How to Maximize Your FERS Pension

Chris Reddick |
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There is the three-legged stool of retirement benefits working in the federal government. The three are the Basic Benefit Plan or the federal government pension, the Thrift Savings Plan or TSP, and Social Security. This blog post focuses on the Basic Benefit Plan under Federal Employees Retirement System (FERS).

FERS Pension Calculation

The FERS Basic Benefit Plan, or pension, is calculated by taking the length of creditable service, multiplying it by a percentage (usually 1% or 1.1%), and multiplying it by the “high-3” average pay. The 1% is used for under age 62 at separation for retirement, or age 62 or older with less than 20 years of service.

If the federal employee retires after reaching age 62 with at least 20 years of creditable service, and in this case, the percentage increases to 1.1%. These three years are usually your final three years of service but can be an earlier period if your basic pay is higher. Your basic pay is the basic salary you earn for your position.

As a result of more heavily weighing the three years of your highest pay to maximize the pension benefit makes sense to retire after you get the highest pay in the federal government. In addition, to maximize the benefit, you should try to work until age 62 and have 20 years of service to get 10% more to your lifetime pension income!

Survivor's Benefit

The survivor's benefit is also significant to consider with the pension. This is especially important since you can leave your surviving spouse perhaps half of your pension when you pass away, assuming before your spouse. With a 50% survivor's benefit, the pension annuity is reduced by 10%.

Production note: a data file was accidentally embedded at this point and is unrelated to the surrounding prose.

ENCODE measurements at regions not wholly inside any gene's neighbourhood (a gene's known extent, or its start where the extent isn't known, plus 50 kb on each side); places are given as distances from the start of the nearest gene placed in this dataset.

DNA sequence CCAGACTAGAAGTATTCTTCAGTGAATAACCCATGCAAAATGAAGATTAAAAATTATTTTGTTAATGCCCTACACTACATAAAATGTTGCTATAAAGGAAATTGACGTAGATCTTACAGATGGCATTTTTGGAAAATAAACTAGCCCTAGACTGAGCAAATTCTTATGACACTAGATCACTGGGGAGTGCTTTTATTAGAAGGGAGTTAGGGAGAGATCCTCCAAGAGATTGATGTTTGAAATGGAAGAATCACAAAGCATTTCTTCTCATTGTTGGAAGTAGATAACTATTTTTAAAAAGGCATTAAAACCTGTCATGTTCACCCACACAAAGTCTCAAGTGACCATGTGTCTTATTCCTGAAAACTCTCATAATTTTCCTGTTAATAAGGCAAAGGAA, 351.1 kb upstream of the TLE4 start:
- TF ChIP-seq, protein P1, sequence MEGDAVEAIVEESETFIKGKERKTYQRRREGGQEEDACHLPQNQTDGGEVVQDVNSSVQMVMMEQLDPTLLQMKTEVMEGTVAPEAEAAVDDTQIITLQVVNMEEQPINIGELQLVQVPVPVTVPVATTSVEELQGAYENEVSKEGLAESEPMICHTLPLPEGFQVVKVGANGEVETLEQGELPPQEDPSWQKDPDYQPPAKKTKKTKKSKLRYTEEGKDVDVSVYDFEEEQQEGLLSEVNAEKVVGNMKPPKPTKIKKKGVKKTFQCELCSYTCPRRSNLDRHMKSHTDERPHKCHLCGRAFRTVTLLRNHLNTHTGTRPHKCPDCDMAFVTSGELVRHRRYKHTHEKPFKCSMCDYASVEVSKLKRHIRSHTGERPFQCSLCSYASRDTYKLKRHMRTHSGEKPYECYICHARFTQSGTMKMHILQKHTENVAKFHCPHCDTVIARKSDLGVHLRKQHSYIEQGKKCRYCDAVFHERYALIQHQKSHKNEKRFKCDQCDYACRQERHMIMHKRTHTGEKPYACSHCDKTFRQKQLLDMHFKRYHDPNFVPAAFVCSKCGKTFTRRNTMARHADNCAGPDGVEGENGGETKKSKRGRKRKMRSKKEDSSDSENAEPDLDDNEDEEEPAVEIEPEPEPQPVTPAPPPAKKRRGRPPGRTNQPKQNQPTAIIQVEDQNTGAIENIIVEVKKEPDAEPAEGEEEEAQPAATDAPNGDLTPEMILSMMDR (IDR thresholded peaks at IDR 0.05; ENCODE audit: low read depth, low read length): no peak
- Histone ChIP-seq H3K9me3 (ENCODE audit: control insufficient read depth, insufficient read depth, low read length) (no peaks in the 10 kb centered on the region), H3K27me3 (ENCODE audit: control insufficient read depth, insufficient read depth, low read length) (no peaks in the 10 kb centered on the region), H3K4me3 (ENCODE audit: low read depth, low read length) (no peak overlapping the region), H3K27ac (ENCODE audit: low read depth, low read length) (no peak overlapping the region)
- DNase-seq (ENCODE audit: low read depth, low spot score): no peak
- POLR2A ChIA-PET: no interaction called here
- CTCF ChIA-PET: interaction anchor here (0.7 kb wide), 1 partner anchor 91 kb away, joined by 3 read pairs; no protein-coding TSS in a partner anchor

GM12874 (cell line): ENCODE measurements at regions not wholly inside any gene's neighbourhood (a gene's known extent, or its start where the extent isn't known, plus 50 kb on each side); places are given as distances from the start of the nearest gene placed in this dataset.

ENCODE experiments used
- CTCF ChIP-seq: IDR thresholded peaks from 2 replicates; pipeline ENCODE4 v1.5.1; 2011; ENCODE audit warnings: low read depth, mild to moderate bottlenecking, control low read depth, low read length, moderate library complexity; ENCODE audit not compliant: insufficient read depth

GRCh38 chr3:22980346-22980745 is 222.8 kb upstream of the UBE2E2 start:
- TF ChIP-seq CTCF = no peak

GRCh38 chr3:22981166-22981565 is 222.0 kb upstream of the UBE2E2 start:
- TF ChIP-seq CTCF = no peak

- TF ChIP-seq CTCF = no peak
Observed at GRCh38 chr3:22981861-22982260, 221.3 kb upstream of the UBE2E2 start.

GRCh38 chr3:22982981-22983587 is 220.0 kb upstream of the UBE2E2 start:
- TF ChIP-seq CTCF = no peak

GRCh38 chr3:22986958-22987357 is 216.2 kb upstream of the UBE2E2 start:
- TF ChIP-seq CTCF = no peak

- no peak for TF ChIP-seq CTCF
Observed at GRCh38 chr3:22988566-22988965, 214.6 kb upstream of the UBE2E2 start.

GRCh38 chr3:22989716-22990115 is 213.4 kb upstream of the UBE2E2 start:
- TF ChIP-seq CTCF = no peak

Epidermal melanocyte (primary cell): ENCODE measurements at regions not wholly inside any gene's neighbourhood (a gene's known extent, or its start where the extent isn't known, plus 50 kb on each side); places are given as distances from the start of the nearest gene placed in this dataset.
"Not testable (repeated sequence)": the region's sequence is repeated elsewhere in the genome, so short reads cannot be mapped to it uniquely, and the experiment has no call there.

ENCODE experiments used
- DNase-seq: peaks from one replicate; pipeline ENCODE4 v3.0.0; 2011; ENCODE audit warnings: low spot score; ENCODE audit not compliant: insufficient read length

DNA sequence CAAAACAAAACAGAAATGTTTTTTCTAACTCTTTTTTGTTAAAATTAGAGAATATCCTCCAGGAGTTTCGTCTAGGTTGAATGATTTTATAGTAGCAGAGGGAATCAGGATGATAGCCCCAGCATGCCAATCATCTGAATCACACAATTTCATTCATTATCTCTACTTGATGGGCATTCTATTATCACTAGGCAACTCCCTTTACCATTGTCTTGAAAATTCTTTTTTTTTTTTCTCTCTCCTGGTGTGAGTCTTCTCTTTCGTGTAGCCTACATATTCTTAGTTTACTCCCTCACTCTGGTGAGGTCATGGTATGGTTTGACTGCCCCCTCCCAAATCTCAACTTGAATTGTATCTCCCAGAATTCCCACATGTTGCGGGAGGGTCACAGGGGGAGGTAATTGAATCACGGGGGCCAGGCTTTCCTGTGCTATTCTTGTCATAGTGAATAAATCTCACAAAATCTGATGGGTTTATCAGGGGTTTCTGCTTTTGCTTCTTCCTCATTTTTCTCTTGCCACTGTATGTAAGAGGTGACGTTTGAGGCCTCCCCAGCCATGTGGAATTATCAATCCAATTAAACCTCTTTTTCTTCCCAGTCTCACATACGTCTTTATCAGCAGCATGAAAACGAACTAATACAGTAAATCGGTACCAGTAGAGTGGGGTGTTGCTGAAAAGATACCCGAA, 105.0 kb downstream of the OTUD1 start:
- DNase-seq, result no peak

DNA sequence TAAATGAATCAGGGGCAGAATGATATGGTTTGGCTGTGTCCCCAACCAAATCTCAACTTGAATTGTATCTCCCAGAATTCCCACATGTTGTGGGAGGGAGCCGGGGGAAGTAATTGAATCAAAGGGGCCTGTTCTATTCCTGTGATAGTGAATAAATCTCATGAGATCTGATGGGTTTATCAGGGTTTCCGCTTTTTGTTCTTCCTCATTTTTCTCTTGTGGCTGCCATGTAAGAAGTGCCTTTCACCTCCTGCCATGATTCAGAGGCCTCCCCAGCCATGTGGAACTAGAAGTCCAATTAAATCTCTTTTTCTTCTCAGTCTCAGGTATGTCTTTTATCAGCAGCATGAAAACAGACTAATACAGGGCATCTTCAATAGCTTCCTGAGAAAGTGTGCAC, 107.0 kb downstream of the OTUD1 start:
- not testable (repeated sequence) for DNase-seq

The survivor's benefit is often overlooked when considering your FERS pension benefit. For a slight 10% reduction in your monthly annuity payment, you can give your surviving spouse 50% of your annuity.

Cost of Living Adjustments

Cost of living adjustments or COLA is an essential benefit of the pension. Essentially, as the cost of living goes up for basic items such as groceries, gas, and so forth, your purchasing power gets eroded.

The FERS pension has a cost of living adjustment. Generally, it would be best if you were 62 years old to increase the cost of living. Currently, inflation is running at 40-year highs and may not go down for a while.

The cost of living adjustment is an integral part of the pension since this is one of the significant issues with many pensions that are not adjusted for inflation. So your purchasing power gets eroded over time, and you need to make up for the shortfall somewhere else in your budget.

How to Maximize FERS

The top four ways to maximize your FERS pension are to:

1) Retire with 20 years of service and at least age 62. If you can retire with more than 20 years of service, your monthly pension benefit will increase. But try to maintain a minimum of 20 years and age 62.

2) Retire with the highest three years of pay in your 60s. Work on getting your big promotions in the federal government before you retire. This way, your multiple is on a higher last three years of salary.

3) Do not take the pension benefit until you reach age 62 to maximize the COLA adjustment. Instead, take advantage of the COLA adjustment. Then, retire if possible at age 62 or later.

4) Consider the survivor's benefit if married. You can protect your spouse with a 50% monthly annuity for a slight reduction in your monthly annuity.

These four broad suggestions do not apply to all situations, so you should consult with a financial planner to get a recommendation for your circumstances. Reach out to me on the contact page and schedule a meeting to discuss how the FERS pension fits your retirement plans.

 

*This content is developed from sources believed to be providing accurate information. The information provided is not written or intended as tax or legal advice and may not be relied on to avoid federal tax penalties. Individuals are encouraged to seek advice from their tax or legal counsel. In addition, individuals involved in the estate planning process should work with an estate planning team, including personal legal or tax counsel. Neither the information presented nor any opinion expressed constitutes a representation of a specific investment or the purchase or sale of any securities. Asset allocation and diversification do not ensure a profit or protect against loss in declining markets.

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